Nina Pham is Ebola free. The National Institutes of Health announced Friday morning that Pham, the first of Thomas Eric Duncan's treatment team to be diagnosed with Ebola, has successfully fought off the disease and will able to return to Dallas later Friday.
"She has no virus in her, she feels well," Dr. Anthony Fauci of the National Institutes of Health said. It was a "privilege to treat and get to know such a extraordinary and courageous person."
Pham tested positive for the virus on October 12 after admitting herself to Texas Health Presbyterian Hospital with a low-grade fever on October 10. She was transferred to an NIH facility in Bethesda, Maryland on October 16.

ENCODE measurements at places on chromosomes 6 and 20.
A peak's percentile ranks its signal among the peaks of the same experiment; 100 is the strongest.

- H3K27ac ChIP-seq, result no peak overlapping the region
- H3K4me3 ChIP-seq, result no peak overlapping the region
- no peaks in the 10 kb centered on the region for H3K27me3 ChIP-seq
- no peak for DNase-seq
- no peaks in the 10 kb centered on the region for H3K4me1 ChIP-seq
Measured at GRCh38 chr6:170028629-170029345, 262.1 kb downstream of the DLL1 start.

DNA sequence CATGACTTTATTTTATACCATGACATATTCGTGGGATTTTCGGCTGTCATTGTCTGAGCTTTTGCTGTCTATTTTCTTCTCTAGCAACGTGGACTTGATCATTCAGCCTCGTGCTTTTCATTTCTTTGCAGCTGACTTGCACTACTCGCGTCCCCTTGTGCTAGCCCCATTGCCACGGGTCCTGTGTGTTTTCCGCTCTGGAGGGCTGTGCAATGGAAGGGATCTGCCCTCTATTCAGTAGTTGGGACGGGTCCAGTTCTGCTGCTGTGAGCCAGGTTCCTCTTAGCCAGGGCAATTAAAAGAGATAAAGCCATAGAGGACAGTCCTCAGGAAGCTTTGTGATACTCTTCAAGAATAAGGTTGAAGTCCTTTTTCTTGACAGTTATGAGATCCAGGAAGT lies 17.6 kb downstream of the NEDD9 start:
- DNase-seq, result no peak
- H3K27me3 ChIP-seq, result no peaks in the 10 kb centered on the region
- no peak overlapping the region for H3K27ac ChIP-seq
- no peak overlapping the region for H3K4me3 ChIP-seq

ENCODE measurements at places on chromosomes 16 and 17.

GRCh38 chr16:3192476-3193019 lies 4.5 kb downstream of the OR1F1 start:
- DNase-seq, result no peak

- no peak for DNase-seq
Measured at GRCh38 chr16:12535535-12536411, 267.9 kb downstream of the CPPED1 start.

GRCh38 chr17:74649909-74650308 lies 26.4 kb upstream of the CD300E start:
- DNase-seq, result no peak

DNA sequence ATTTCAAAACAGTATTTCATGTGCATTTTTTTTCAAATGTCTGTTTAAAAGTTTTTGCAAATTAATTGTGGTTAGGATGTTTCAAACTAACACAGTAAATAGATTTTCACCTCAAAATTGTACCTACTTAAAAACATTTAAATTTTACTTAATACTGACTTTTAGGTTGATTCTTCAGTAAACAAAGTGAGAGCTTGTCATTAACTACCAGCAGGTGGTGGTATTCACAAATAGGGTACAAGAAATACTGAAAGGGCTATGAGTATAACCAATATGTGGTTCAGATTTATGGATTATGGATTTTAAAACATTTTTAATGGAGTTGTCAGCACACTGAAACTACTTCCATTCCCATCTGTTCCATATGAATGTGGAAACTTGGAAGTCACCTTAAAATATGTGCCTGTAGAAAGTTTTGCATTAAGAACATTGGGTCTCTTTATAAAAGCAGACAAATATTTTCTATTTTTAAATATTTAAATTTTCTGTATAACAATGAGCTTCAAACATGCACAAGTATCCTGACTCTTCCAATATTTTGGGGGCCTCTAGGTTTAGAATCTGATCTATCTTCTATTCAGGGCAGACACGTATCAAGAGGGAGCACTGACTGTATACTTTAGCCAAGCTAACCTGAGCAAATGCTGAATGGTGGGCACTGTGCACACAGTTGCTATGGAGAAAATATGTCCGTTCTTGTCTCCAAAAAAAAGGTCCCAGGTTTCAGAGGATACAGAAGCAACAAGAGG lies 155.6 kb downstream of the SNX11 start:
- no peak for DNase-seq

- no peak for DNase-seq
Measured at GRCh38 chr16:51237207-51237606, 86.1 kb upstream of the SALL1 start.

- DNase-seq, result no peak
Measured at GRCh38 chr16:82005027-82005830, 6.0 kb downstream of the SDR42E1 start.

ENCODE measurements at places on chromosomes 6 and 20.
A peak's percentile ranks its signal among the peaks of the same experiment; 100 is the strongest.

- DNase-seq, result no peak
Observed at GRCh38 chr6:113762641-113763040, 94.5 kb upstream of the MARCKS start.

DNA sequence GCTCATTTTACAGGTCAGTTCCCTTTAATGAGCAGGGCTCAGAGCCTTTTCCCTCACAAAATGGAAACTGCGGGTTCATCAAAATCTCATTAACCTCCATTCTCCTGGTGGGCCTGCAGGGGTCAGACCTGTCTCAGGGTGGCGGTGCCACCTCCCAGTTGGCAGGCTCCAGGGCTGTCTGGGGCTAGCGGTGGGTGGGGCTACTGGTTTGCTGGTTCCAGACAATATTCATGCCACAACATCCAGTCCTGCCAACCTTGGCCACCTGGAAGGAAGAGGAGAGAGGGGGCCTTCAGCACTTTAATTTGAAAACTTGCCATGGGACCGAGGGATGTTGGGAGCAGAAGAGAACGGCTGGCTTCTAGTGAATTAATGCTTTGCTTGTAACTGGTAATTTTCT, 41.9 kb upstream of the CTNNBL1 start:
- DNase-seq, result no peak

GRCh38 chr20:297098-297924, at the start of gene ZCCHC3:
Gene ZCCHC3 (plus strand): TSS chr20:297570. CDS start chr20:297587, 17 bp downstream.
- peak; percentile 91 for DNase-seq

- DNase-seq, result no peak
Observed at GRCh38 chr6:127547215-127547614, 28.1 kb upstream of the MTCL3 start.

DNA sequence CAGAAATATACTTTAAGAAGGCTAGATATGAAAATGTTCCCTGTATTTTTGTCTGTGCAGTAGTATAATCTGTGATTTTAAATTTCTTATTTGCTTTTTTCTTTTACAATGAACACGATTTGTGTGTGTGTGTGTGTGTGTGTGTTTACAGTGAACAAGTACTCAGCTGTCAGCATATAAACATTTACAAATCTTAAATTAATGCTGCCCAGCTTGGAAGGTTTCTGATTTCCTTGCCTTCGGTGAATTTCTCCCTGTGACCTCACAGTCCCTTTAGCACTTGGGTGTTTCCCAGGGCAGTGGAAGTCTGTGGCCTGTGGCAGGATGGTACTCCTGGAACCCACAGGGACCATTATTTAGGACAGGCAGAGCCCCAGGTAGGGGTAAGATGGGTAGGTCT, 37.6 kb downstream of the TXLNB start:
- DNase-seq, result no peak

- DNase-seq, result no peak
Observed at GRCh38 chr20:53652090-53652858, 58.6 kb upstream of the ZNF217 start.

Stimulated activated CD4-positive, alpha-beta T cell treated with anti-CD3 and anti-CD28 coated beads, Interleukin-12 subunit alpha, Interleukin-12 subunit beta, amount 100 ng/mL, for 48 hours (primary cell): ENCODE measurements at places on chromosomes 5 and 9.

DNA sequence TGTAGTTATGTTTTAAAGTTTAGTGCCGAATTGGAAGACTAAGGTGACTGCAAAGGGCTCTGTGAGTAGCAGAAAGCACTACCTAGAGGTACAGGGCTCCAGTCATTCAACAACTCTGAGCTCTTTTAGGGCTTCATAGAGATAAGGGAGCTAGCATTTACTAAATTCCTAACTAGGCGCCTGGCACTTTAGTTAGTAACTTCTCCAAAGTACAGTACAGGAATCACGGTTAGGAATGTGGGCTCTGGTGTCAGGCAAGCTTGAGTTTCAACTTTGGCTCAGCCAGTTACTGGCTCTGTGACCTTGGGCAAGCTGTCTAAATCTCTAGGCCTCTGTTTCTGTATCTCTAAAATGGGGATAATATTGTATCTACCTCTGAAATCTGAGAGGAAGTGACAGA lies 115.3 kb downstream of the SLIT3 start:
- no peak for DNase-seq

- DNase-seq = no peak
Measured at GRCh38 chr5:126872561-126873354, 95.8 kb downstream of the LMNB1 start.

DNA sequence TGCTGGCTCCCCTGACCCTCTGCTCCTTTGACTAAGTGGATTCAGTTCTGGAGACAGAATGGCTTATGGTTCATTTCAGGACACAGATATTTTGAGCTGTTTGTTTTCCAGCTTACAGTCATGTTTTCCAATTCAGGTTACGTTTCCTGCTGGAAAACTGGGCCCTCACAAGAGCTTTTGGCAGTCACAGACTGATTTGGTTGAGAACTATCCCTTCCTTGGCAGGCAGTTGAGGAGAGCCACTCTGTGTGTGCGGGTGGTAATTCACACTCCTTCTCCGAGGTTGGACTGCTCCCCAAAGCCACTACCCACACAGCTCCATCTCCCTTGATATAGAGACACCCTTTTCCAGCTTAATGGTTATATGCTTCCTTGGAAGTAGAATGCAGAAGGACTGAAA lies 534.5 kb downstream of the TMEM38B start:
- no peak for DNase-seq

Pham, and her King Charles Spaniel Bentley, have received an outpouring of support in Dallas and around the world. A fund established to pay for Pham's care has raised more than $90,000.
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"I feel fortunate and blessed to be standing here today," Pham said at a NIH press conference. "I am so incredibly thankful to everyone involved in my care."
Pham went on to thank Dr. Kent Brantly, the Fort Worth physician and Ebola survivor who donated plasma to Pham to aid her recovery. Pham is ready to get back to Texas and asked for privacy as she tries to resume a normal life and reunites with Bentley.
Amber Vinson, the second nurse to care for Duncan to contract Ebola, is still being treated at Emory University Hospital near Atlanta. According to her mother, she is free of Ebola, but neither Emory nor the Centers for Disease Control has confirmed that statement.
Update: 11:21 a.m. Emory has just confirmed that Vinson is Ebola-free. No discharge date has been set.